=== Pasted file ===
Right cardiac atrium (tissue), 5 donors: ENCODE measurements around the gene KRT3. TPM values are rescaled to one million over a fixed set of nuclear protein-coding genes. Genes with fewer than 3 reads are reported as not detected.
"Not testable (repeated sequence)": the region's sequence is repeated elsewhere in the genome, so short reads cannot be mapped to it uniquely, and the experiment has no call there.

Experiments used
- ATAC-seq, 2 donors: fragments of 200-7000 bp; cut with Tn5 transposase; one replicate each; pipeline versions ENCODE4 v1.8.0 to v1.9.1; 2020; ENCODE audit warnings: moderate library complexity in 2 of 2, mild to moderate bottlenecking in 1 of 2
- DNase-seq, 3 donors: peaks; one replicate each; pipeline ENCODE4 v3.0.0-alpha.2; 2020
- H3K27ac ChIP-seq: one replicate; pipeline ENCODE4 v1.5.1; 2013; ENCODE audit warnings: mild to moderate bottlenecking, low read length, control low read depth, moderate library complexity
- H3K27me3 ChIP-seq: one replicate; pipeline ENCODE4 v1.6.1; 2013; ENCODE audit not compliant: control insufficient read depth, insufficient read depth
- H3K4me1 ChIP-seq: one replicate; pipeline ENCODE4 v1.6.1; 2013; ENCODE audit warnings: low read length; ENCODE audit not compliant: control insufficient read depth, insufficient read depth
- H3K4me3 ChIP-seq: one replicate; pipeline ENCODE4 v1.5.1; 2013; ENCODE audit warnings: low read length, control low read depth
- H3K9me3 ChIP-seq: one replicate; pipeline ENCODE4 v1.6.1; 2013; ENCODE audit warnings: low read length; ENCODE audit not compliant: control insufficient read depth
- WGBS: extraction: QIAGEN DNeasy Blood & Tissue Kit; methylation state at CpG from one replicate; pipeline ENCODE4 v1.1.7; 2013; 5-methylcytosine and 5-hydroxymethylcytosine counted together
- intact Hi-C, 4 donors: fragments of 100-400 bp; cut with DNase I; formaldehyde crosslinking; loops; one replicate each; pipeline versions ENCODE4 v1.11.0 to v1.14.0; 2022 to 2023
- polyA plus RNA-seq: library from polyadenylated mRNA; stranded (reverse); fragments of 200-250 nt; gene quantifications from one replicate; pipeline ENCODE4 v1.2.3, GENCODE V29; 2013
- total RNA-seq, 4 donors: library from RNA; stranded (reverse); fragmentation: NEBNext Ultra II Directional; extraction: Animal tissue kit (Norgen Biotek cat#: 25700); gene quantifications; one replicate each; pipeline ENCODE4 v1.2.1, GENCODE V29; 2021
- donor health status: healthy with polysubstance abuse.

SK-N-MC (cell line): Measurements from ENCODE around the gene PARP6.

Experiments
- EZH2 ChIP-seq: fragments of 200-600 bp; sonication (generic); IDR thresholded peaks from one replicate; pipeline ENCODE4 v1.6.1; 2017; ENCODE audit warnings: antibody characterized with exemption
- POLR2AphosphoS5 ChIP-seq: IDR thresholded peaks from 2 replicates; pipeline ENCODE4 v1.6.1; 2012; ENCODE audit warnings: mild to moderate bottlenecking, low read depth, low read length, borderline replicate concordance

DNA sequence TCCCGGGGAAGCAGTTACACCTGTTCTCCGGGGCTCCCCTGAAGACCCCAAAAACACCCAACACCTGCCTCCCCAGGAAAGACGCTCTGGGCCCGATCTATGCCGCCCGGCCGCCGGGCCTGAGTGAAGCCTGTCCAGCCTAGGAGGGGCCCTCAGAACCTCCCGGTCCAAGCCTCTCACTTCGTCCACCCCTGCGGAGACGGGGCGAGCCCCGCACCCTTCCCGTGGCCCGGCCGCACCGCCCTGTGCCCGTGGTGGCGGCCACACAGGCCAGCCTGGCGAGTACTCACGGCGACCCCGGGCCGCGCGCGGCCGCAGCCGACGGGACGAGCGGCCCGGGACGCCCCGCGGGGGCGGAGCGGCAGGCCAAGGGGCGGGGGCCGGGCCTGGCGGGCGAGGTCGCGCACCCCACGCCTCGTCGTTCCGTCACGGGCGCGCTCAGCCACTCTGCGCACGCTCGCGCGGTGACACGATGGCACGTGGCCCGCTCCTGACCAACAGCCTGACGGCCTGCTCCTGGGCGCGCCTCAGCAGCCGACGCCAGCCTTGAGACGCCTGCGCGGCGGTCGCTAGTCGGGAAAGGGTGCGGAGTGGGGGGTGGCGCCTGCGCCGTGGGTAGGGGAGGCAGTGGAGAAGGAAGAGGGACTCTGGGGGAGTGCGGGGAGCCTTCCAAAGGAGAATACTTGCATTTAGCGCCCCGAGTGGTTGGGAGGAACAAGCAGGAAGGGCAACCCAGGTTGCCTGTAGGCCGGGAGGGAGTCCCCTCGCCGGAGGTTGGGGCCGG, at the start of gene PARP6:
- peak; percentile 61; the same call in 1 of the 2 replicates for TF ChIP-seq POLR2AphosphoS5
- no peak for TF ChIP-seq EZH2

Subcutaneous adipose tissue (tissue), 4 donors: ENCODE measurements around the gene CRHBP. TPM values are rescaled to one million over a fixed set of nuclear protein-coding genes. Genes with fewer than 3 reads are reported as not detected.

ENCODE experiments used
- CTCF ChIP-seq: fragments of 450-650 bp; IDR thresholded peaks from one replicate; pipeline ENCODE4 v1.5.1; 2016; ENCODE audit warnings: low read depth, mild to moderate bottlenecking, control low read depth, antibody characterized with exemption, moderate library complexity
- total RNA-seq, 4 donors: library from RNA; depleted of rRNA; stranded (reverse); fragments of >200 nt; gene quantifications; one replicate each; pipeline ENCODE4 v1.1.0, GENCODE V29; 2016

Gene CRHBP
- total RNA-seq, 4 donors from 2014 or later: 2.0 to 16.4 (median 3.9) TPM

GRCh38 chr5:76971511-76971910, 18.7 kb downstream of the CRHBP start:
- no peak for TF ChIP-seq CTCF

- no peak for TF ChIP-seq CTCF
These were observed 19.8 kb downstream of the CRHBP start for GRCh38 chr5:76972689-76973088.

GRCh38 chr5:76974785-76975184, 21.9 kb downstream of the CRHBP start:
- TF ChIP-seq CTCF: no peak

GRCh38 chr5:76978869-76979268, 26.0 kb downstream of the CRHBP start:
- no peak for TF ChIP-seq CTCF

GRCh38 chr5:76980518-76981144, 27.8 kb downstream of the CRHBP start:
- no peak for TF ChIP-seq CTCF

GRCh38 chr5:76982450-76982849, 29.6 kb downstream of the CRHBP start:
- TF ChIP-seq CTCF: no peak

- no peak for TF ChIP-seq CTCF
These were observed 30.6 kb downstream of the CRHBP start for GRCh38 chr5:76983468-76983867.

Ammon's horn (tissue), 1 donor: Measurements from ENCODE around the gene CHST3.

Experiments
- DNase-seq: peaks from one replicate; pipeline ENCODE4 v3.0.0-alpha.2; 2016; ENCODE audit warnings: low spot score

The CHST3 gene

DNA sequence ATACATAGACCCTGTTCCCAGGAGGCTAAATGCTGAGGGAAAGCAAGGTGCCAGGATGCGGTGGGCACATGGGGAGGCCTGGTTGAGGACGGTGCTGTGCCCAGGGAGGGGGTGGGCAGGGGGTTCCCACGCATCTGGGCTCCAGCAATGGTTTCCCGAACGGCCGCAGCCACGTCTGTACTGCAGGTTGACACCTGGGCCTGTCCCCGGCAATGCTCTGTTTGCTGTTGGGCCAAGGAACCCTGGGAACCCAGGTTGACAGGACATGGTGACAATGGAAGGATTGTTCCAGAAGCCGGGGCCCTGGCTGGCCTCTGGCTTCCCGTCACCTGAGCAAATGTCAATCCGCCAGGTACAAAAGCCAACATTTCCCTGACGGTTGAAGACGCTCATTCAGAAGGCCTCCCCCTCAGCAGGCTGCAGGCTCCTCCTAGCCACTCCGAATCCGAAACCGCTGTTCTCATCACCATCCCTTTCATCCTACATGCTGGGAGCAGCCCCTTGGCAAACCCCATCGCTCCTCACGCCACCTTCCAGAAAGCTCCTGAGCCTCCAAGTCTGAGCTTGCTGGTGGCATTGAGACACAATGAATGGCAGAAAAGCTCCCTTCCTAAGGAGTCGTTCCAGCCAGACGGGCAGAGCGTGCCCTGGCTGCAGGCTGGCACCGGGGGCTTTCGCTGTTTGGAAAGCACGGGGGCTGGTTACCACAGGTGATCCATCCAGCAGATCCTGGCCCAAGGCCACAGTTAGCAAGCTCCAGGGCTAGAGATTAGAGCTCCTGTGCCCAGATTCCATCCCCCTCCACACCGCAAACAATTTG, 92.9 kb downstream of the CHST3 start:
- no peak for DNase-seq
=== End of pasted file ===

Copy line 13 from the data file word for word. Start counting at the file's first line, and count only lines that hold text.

- polyA plus RNA-seq: library from polyadenylated mRNA; stranded (reverse); fragments of 200-250 nt; gene quantifications from one replicate; pipeline ENCODE4 v1.2.3, GENCODE V29; 2013